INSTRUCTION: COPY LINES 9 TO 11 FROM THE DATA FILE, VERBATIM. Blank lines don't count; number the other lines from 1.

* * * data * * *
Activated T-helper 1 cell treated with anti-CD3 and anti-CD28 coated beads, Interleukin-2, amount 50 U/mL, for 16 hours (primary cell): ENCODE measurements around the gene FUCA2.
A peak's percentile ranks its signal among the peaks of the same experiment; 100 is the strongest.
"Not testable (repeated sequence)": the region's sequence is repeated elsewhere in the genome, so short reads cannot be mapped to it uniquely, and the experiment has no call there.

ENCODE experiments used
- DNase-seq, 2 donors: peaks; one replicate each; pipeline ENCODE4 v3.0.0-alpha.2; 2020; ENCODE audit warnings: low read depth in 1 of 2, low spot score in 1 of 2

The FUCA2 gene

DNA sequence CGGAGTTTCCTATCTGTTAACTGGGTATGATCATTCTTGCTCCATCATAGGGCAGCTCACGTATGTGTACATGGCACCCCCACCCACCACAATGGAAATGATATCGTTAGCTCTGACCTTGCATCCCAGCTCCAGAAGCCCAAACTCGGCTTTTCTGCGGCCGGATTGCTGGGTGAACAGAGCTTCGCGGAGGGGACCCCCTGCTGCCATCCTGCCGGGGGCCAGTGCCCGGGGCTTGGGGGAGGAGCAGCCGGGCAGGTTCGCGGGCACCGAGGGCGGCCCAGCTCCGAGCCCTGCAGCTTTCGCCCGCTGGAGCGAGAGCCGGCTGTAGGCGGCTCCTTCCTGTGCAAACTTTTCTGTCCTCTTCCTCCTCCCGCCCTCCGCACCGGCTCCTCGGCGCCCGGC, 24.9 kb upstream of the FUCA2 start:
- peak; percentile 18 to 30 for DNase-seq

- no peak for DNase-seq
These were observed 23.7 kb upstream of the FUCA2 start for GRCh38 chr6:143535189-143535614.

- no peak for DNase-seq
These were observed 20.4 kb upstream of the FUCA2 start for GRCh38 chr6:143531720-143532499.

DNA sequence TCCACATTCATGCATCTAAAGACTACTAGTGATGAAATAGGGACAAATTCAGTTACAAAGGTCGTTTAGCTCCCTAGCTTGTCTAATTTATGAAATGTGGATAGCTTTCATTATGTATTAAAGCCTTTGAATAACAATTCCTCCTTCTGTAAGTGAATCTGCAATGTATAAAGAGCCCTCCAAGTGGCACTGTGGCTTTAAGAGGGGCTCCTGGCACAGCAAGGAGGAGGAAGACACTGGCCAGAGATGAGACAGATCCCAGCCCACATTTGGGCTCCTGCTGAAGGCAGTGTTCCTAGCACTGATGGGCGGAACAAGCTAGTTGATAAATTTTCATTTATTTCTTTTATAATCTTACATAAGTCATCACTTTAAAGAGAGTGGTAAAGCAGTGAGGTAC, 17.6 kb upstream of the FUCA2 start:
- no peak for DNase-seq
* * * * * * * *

- no peak for DNase-seq
These were observed 23.7 kb upstream of the FUCA2 start for GRCh38 chr6:143535189-143535614.

- no peak for DNase-seq